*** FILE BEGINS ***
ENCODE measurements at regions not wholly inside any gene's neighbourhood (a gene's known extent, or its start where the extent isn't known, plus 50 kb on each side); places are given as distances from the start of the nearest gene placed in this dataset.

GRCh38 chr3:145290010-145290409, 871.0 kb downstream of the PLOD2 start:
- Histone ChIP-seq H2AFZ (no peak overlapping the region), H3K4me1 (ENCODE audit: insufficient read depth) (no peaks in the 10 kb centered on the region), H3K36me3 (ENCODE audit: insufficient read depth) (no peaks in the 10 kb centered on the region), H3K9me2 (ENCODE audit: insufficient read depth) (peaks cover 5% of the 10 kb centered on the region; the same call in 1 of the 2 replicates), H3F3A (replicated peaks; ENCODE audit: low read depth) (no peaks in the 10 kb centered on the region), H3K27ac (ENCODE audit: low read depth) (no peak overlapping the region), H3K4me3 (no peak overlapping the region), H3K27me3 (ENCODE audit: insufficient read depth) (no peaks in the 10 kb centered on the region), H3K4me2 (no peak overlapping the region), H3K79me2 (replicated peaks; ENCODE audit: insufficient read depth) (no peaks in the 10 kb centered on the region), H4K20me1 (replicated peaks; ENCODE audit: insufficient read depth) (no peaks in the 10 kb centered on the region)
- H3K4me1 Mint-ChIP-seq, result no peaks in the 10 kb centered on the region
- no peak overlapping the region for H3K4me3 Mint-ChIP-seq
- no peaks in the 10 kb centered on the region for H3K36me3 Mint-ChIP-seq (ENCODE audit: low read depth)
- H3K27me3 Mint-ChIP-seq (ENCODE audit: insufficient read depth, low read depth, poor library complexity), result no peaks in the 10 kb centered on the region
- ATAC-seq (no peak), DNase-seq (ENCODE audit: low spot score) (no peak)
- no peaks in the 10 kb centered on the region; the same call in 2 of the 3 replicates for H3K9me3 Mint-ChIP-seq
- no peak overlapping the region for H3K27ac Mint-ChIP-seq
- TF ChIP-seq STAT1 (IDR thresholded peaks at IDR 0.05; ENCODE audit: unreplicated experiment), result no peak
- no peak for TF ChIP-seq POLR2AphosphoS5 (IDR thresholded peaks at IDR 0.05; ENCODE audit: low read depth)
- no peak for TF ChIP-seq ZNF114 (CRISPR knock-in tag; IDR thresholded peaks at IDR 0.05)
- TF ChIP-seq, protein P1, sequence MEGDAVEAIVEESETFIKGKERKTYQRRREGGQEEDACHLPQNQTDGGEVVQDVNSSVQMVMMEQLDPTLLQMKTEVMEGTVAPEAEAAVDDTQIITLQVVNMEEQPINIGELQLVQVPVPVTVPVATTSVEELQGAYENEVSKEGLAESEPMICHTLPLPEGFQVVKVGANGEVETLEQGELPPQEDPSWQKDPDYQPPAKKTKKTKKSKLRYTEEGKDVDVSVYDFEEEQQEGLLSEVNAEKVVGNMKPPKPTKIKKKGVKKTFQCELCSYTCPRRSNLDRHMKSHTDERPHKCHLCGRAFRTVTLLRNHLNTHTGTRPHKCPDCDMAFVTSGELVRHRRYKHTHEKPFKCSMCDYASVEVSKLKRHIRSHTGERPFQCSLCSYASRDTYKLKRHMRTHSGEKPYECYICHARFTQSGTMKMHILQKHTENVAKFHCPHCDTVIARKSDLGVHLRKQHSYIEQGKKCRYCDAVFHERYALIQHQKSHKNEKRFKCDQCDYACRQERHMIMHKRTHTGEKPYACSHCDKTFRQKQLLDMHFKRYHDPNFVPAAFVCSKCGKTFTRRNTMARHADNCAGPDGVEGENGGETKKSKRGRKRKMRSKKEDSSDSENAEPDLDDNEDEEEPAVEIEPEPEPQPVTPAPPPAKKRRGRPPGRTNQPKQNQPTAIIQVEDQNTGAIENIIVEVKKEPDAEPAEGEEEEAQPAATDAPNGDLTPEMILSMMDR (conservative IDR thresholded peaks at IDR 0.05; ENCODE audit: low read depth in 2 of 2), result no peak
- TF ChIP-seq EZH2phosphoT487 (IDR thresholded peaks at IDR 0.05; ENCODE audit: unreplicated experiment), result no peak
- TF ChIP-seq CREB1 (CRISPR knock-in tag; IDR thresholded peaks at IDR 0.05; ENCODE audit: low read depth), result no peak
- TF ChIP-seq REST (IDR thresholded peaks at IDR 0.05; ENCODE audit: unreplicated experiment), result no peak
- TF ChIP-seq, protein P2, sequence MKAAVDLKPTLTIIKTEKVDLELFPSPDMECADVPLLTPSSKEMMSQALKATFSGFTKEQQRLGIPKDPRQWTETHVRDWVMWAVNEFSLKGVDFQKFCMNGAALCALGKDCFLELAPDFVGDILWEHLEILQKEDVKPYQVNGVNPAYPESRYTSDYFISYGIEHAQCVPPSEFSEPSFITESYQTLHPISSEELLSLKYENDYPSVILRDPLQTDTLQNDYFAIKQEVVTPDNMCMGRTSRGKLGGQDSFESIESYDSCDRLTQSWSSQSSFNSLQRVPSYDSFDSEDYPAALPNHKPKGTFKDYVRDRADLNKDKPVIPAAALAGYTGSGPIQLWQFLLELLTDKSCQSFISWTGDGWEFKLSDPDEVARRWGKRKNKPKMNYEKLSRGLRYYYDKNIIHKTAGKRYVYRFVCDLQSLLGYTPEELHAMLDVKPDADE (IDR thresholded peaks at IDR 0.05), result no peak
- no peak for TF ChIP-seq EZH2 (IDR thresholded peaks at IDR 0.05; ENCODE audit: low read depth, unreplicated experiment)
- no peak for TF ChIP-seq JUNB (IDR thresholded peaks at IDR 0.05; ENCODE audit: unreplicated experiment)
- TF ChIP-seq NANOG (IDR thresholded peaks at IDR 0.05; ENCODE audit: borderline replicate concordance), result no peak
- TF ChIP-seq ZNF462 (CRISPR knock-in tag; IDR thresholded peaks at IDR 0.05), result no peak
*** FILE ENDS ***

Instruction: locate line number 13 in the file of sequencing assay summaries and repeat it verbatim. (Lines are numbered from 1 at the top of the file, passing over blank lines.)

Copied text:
- no peak for TF ChIP-seq ZNF114 (CRISPR knock-in tag; IDR thresholded peaks at IDR 0.05)